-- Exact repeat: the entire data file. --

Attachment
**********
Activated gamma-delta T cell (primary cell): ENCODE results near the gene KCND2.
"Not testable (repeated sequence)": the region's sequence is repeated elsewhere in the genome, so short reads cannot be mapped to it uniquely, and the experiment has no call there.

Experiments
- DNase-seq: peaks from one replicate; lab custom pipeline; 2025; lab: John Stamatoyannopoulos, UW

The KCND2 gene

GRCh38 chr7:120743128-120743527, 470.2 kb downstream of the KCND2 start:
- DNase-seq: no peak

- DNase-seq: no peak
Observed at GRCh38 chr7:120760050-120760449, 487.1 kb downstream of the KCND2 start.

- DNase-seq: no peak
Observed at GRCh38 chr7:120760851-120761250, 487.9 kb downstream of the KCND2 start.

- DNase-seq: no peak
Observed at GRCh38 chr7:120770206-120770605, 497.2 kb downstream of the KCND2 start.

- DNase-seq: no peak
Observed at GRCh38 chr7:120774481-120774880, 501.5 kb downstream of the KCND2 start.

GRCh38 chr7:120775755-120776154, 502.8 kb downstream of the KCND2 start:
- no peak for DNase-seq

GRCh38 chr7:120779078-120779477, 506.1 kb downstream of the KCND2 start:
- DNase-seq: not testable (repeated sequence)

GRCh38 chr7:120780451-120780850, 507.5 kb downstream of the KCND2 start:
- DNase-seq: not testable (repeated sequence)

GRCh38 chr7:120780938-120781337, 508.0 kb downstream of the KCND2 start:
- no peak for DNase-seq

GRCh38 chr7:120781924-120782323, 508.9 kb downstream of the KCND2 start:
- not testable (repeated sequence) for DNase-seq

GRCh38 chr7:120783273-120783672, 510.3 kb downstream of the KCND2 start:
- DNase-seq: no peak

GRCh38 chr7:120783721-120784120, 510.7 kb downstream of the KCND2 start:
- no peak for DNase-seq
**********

Activated gamma-delta T cell (primary cell): ENCODE results near the gene KCND2.
"Not testable (repeated sequence)": the region's sequence is repeated elsewhere in the genome, so short reads cannot be mapped to it uniquely, and the experiment has no call there.

Experiments
- DNase-seq: peaks from one replicate; lab custom pipeline; 2025; lab: John Stamatoyannopoulos, UW

The KCND2 gene

GRCh38 chr7:120743128-120743527, 470.2 kb downstream of the KCND2 start:
- DNase-seq: no peak

- DNase-seq: no peak
Observed at GRCh38 chr7:120760050-120760449, 487.1 kb downstream of the KCND2 start.

- DNase-seq: no peak
Observed at GRCh38 chr7:120760851-120761250, 487.9 kb downstream of the KCND2 start.

- DNase-seq: no peak
Observed at GRCh38 chr7:120770206-120770605, 497.2 kb downstream of the KCND2 start.

- DNase-seq: no peak
Observed at GRCh38 chr7:120774481-120774880, 501.5 kb downstream of the KCND2 start.

GRCh38 chr7:120775755-120776154, 502.8 kb downstream of the KCND2 start:
- no peak for DNase-seq

GRCh38 chr7:120779078-120779477, 506.1 kb downstream of the KCND2 start:
- DNase-seq: not testable (repeated sequence)

GRCh38 chr7:120780451-120780850, 507.5 kb downstream of the KCND2 start:
- DNase-seq: not testable (repeated sequence)

GRCh38 chr7:120780938-120781337, 508.0 kb downstream of the KCND2 start:
- no peak for DNase-seq

GRCh38 chr7:120781924-120782323, 508.9 kb downstream of the KCND2 start:
- not testable (repeated sequence) for DNase-seq

GRCh38 chr7:120783273-120783672, 510.3 kb downstream of the KCND2 start:
- DNase-seq: no peak

GRCh38 chr7:120783721-120784120, 510.7 kb downstream of the KCND2 start:
- no peak for DNase-seq